Anxious parents are buying armoured backpacks for children and firearms enthusiasts are stocking up on semi-automatic rifles in anticipation of tighter gun control measures following the Connecticut school massacre.
While a spike in gun sales is common after a mass shooting, the latest rampage in Newtown has generated record sales in some states, particularly of assault weapons.
Colorado set a single-day record for gun background check requests the day after the shootings, while Nevada saw more background checks in the two days that followed than any other weekend this year. Records were also set in several states.
After Friday's Connecticut shooting, Ken Larson and his wife decided to buy their one-year-old son an armoured backpack just to be safe. Mr Larson already owns one which he takes to cinemas. "It's a no-brainer. My son's life is invaluable," said Mr Larson, 41, of Denver, Colorado. "If I can get him a backpack for 200 dollars that makes him safer, I don't even have to think about that."
Many gun-sellers declined to comment this week, citing a perceived bias in the media and fear of being singled out by law enforcement, but firearms instructor Greg Taggart said most were out buying the weapons "because they can". The 54-year-old gun-owner from Plano, Texas, said three days before then-president Bill Clinton's 1994 ban on new sales took effect, he bought one of his two AR-15 type assault rifles, similar to the one the Newtown gunman used last Friday in an attack on Sandy Hook Elementary School that killed 26 people, including 20 children.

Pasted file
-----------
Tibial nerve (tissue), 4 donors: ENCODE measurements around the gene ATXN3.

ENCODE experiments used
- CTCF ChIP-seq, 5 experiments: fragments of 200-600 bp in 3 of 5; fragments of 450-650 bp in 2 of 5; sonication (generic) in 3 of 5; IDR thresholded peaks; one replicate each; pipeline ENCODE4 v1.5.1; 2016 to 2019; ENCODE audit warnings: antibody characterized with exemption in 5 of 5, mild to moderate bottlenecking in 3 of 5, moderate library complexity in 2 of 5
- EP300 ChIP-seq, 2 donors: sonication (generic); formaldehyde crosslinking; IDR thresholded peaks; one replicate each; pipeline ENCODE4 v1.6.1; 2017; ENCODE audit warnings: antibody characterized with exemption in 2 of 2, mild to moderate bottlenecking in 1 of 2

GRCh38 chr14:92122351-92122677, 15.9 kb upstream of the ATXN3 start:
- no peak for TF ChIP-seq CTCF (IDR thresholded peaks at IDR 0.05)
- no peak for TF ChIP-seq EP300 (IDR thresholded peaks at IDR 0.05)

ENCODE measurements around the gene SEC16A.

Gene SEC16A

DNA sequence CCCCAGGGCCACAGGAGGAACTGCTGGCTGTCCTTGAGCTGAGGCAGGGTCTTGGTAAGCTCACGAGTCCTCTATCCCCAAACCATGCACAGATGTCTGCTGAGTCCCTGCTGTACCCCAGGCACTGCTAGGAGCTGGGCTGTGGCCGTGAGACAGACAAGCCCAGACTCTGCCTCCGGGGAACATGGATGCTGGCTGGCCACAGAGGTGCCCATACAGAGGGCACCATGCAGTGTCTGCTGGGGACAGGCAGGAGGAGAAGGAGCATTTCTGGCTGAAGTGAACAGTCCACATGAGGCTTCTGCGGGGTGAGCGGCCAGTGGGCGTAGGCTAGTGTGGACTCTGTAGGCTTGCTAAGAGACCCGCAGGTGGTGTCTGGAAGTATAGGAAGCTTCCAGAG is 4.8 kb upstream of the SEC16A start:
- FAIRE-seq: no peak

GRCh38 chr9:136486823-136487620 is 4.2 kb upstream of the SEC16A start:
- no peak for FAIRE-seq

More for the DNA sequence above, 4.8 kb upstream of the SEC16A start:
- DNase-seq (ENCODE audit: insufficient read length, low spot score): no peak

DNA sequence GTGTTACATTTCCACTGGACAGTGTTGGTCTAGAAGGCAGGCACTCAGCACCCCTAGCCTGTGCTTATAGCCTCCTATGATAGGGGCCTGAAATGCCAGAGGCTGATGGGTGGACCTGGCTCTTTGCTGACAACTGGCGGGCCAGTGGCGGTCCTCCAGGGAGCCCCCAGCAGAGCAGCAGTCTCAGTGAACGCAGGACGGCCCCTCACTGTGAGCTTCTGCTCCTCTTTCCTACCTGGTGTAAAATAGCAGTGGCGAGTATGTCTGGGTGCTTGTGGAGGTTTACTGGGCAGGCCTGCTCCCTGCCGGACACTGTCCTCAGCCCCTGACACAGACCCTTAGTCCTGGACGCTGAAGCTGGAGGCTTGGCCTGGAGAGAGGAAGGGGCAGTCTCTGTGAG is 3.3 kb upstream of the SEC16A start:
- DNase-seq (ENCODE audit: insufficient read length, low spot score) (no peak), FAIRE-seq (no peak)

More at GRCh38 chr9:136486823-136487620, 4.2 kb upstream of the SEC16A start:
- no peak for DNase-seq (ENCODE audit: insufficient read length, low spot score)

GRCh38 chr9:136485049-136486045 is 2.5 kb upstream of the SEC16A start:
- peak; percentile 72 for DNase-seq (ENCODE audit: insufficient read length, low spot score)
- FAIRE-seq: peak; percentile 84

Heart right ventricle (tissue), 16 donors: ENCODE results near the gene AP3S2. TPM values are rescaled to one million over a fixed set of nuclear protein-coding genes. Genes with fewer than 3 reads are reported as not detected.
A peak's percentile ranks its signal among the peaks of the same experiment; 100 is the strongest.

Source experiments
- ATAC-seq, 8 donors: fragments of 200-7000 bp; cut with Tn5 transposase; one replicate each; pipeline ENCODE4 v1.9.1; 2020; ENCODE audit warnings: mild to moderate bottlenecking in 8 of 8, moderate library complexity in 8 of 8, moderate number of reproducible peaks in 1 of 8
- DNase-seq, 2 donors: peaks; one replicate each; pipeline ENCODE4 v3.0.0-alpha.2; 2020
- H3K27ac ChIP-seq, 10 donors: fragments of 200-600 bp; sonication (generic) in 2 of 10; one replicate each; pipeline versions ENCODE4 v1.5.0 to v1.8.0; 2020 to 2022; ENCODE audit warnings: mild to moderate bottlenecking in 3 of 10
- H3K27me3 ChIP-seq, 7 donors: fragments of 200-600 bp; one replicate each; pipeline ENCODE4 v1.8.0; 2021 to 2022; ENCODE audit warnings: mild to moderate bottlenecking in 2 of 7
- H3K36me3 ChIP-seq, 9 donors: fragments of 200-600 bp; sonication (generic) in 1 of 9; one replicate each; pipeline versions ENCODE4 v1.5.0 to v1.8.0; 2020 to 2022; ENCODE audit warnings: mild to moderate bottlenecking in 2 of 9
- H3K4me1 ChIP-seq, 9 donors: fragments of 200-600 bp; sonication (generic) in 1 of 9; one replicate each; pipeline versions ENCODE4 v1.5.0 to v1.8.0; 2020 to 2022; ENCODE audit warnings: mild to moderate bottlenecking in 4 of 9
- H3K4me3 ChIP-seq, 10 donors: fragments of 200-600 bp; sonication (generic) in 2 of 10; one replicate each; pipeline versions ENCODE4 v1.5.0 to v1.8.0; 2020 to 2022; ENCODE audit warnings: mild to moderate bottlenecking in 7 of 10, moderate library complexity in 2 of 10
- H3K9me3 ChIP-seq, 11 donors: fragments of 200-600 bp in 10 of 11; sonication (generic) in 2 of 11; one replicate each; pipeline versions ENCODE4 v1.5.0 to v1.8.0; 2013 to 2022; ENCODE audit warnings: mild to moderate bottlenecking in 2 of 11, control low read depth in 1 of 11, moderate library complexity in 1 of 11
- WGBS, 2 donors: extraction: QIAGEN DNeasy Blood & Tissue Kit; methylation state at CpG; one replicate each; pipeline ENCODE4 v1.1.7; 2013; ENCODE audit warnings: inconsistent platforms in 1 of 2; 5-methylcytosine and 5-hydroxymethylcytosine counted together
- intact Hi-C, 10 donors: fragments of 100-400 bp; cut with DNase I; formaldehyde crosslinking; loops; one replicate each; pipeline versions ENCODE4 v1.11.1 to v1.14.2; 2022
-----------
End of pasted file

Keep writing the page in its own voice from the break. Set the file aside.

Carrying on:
The ban expired in 2004 and a similar ban is being considered in Congress again.
Some gun shop owners stopped selling remaining stocks of assault weapons, anticipating only more interest and value after President Barack Obama ordered his administration to create concrete proposals to reduce gun violence.
There was also an unusual increase in sales for the armoured backpacks, designed to shield children caught in shootings, according to three companies that make them. The armour inserts fit into the back panel of a child's backpack, and sell for up to 400 dollars (£247). It is designed to stop bullets from handguns, not assault weapons like the one used in the shooting at the Connecticut school.
Some experts, however, say sending children to school in armoured backpacks is not a healthy response to fear about mass shootings. Anne Marie Albano, psychiatry director at Columbia University's Clinic for Anxiety and Related Disorders, said parents should convey calmness, not anxiety. "This is not serving to keep children safe," she said. "This is serving to increase their fear and their suspicion of their peers."
Meanwhile, President Obama will observe a moment of silence at the White House to remember the victims of the Connecticut massacre. The White House said the president's observance of the shootings would take place in private without press coverage.